An introductory explanation of the working principle of acoustic force spectroscopy.
Acoustic Force Spectroscopy
Acoustic Force Spectroscopy (AFS) is a single-molecule and single-cell manipulation technology that applies acoustic forces on multiple biomolecules and cells while tracking them in 3D with high accuracy.
This enables the measurement of the physical properties of hundreds of cells and molecules in real-time, allowing the user to receive high-throughput data within one experiment.
The AFS technology consists of a glass microfluidic chip with a piezo element. An applied voltage drives this piezo element and resonantly excites planar acoustic waves (ultrasound) over a flow cell. These waves apply forces on micrometer-sized particles with a different density than the surrounding medium, such as polystyrene microspheres or cells. The acoustic force can be adjusted by tuning the driving voltage on the piezo element and is defined as:
where V is the volume of the particle, κ* (=κp/κm) is the compressibility ratio between the particle and the medium, respectively, ρ* (=ρp/ρm) is the density ratio between the particle and the medium, respectively, and v is the acoustic velocity.
AFS and single-molecules
The figure shows a typical AFS experimental setup, where multiple molecules, such as DNA molecules are tethered between the surface of the chip and microspheres.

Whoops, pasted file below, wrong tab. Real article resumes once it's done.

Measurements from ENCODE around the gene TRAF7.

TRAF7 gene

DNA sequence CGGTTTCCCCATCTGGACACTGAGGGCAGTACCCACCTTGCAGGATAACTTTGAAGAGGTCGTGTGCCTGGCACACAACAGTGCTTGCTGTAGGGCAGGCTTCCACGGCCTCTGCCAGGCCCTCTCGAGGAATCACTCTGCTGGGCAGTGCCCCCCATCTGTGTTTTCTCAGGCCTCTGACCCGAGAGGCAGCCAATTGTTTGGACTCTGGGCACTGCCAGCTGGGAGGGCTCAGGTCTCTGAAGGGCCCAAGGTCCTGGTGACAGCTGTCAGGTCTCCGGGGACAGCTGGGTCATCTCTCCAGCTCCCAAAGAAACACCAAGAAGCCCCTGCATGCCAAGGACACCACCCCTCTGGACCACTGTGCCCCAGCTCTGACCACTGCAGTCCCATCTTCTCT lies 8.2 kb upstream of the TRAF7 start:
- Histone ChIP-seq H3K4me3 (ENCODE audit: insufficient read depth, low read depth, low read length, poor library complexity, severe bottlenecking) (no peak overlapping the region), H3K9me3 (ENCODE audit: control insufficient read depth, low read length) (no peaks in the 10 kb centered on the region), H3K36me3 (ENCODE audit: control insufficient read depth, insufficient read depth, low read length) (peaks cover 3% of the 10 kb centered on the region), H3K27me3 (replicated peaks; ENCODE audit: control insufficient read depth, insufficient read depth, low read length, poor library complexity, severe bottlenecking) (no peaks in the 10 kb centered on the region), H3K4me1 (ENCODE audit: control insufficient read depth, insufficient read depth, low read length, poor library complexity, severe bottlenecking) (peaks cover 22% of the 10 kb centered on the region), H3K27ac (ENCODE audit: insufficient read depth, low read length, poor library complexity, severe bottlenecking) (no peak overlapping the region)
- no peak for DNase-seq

When turning on the acoustic forces, the microspheres experience a force along the vertical (z) direction of the standing wave. This results in the stretching of the DNA molecules towards the acoustic node.
By measuring the z-position of the beads, the extension and mechanical properties of the biomolecules can be determined.
The importance of measuring many biomolecules in parallel lies in the fact that many independent measurements are often needed to distinguish heterogeneous behavior and rare events from intrinsic stochastic behavior caused by thermal fluctuations.
When investigating the mechanical properties of biomolecular structures, such as DNA or proteins, it is essential to be able to apply a wide range of forces, so as to induce conformational changes such as protein unfolding or bond ruptures. AFS features a large force range from 0 to 200 pN, ensuring that these applications can be performed. In combination with the fast loading rates ranging from 10-4 pN/s to 103pN/s, it is possible to conduct these experiments in a massively parallel manner.
Examples of typical data output using the AFS technology include force-distance curves of multiple single molecules, such as DNA, under different conditions (left figure). The tethered molecules can be promptly tested
in the presence of different molecules of varying concentrations or in different buffers.
Constant force measurements
Equilibrium dynamics of biomolecular states can be measured by performing constant force measurements on many molecules in parallel.
With AFS™ scientists are able to probe, manipulate and measure thousands of single molecules or single cells in parallel. The AFS™ provides precise experimentation with high throughput, allowing statistical analysis of the mechanical properties of biological systems based on a single experiment.
- Sitters, G.; Kamsma, D.; Thalhammer, G.; Ritsch-Marte, M.; Peterman, E.J.G.; Wuite, G.J.L. (2015). Acoustic force spectroscopy. Nature Methods. 12: 47-50.
- Kamsma, D.; Creyghton, R.; Sitters, G.; Wuite, G.J.L.; Peterman, E.J.G. (2016). Tuning the Music: Acoustic Force Spectroscopy (AFS) 2.0. Methods. 105: 26-33.